Let’s not love this place to death
By Shaun Tyakoff, instructor, Douglas College, Humanities and Social Sciences
and Peter Hall, instructor, Urban Studies, Simon Fraser University
As academics who live happily in New Westminster, we constantly marvel at our good fortune to live in a city that seems to offer so much to so many different people. It is a city of neighourhoods, with heritage areas that range from colonial estates to now-valuable worker’s bungalows. It has solid rental stock and much-needed social housing, alongside gleaming towers similar to Vancouver. Its schools are public and private, and social services range from employment agencies to yoga studios. Even its rapidly changing waterfront remains a mix of industrial, residential and commercial, and it includes public spaces, such as parks.
By moving here and gaining access to this community wealth – Peter in 2007, Shaun in 2018 – we hope that we’ve also added something to this rich milieu. But did we instead take something away from anyone? In a recent blog post, our colleague, Dr. Rini Sumartojo, asked the following challenging questions about the transformation of New Westminster: “Is it possible to prevent the displacing effects of gentrification that may accompany redevelopment? … And ultimately, what vision is the city crafting, and for whom?”
Did we price out someone who grew up here? Did we subtly change the mix of restaurants, shops or services in ways that others might not welcome? Are we supporting the valued local institutions – the festivals, libraries, small businesses, recreation facilities, waterfront industry and more? Or are we detracting from them because we don’t understand where they came from, and why some residents love them so dearly?
The train clattering, the noise on the Fraser River from the pile-driving machine on an otherwise quiet Sunday morning – these are all reminders that this is shared space and we are the newcomers. It is so tempting to see homeless people with shopping carts around the Salvation Army and Front Street as problems needing solutions. Even small fixes that would make the area just that little bit nicer for strolling and walking the dog in the early evening might inadvertently make those spaces less friendly to others.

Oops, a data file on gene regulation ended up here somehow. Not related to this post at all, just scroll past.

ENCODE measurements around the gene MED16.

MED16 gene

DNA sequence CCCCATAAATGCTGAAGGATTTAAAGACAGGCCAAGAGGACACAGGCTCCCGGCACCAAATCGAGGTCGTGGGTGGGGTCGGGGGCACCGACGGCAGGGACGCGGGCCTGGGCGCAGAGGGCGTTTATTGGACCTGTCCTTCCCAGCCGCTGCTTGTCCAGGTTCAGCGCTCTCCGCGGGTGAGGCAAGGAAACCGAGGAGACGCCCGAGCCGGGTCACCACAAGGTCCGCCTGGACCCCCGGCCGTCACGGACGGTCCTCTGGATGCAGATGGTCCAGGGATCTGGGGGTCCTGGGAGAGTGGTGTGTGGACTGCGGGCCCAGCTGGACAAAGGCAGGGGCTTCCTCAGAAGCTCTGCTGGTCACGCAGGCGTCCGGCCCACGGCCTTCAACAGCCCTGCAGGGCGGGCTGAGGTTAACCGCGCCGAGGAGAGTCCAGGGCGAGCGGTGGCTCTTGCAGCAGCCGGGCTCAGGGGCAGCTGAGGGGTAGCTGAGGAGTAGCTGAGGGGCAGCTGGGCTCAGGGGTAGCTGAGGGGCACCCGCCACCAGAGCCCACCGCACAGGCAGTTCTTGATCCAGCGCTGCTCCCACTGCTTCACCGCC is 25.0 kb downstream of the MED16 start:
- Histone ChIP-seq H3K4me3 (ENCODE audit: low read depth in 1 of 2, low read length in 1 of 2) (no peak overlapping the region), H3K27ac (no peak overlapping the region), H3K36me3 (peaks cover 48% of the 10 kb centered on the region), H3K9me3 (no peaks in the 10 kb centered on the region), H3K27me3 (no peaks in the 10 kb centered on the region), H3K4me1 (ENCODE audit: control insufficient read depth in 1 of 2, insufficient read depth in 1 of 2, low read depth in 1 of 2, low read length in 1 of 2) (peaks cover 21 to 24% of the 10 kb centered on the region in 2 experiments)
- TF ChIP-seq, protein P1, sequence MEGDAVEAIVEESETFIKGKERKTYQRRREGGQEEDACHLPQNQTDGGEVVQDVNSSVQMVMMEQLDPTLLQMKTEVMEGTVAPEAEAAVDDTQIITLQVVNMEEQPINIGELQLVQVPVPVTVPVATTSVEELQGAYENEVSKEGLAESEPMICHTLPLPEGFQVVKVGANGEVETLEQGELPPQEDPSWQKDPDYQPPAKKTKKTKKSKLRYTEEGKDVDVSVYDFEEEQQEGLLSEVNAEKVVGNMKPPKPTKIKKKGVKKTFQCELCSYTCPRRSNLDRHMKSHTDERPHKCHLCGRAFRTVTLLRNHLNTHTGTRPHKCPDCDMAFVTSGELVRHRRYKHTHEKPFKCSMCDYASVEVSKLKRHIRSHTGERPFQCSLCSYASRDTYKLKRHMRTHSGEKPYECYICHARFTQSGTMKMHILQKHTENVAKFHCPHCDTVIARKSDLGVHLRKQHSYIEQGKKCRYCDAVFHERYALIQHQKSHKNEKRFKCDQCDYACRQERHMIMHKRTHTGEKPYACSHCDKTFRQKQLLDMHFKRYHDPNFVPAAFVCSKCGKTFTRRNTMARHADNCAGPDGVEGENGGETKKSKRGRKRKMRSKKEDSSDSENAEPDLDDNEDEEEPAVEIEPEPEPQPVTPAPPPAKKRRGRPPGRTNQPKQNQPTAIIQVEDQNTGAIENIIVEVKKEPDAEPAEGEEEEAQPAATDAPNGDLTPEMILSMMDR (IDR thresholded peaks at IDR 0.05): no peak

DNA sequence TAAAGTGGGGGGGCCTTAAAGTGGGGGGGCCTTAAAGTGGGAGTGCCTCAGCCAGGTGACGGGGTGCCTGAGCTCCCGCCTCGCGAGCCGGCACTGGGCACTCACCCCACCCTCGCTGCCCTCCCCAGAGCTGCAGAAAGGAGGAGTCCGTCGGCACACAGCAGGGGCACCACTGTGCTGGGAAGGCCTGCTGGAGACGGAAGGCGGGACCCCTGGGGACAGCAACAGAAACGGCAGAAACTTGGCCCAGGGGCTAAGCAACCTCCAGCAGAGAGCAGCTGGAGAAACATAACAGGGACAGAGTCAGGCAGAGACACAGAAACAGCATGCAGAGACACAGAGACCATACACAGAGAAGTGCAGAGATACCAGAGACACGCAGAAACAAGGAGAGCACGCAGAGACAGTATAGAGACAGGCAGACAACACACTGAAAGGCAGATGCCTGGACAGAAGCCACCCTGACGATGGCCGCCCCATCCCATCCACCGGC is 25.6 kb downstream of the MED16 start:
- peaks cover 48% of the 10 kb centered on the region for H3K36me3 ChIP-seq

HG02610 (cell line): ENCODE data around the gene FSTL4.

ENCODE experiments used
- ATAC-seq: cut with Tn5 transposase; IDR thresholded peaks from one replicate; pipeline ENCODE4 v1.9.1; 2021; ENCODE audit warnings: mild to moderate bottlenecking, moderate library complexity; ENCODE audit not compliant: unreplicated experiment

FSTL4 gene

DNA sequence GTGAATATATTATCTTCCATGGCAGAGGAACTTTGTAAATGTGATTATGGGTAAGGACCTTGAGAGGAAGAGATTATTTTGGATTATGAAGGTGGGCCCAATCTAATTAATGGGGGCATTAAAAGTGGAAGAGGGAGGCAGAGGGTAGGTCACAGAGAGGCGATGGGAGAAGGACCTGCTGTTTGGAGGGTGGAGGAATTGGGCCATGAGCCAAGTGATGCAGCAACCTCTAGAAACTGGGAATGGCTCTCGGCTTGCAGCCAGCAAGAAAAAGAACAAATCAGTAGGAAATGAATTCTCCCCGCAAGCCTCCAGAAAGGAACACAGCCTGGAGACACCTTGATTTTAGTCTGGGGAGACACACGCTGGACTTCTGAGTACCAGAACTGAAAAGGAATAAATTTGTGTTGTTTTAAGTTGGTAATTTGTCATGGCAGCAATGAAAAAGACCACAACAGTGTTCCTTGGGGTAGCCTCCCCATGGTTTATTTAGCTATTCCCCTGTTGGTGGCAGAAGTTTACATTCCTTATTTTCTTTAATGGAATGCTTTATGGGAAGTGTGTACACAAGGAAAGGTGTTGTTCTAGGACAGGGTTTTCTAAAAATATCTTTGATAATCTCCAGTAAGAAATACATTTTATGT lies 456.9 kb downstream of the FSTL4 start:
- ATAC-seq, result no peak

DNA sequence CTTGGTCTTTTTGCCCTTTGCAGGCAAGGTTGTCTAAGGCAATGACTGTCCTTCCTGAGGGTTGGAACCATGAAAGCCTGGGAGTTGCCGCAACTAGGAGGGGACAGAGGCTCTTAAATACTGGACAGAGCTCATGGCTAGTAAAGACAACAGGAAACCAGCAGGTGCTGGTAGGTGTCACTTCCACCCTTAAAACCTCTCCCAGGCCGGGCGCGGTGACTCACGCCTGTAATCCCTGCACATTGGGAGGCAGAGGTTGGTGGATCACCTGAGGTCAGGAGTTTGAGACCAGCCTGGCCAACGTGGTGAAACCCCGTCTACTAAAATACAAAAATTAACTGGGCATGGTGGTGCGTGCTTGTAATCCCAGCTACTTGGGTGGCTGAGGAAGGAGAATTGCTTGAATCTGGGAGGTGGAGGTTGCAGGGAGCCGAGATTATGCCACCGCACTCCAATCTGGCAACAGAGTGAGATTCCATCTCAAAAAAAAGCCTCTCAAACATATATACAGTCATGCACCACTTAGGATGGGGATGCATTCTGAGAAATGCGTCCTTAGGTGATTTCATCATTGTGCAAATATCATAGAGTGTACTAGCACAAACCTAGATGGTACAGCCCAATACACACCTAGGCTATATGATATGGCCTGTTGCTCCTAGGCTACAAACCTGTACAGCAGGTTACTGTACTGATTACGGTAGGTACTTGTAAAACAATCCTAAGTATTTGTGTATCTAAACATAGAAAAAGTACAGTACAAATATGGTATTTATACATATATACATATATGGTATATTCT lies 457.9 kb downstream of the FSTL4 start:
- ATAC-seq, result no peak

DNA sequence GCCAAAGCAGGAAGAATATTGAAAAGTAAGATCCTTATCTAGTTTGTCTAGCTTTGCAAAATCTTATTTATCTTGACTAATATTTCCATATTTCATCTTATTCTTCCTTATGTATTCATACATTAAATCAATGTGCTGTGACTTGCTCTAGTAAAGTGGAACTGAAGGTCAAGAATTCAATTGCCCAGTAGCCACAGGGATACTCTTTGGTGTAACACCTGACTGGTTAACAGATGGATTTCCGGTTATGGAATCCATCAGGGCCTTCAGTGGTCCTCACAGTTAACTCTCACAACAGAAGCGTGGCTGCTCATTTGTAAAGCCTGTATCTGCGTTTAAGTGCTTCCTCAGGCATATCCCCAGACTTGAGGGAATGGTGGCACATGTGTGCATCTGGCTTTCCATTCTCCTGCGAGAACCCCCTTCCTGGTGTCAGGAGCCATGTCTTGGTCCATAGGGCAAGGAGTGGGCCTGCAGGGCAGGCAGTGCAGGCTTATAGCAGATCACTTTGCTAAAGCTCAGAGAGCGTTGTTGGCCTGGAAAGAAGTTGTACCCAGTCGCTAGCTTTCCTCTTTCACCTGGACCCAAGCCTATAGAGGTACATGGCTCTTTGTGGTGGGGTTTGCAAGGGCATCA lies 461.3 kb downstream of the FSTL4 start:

The literature on gentrification is vast, and it is multiplying as we recognize new forms of gentrification, which depart from the original definition of gentrification as ‘the gentry’ – or people of high social class – moving into decaying neighbourhoods of single-family homes. These new forms include master-planned gentrification, artist-led gentrification, studentification, eco-gentrification, retail gentrification and more. We are also seeing progressive alternatives to these new forms of gentrification, such as the “just green enough” strategies identified by academics Winifred Curran and Trina Hamilton. These strategies are designed to meet the environmental clean-up and health concerns of local residents, without leading to their displacement.
Our interim conclusion is that to sustain this diverse and inclusive place, we have to do something that humans seem to find incredibly difficult: We have to recognise our own role in changing the city, and we have to keep a vision of the city beyond ourselves in mind at all times. Let’s not love this place to death.
Join the discussion about how to have urban change without displacement at the next Urban Challenges Forum – Balancing Act: Revitilization Without Gentrification, Oct. 17 at the New Westminster Campus in room 2201, 6:30-8pm.
This is a free event and open to the public.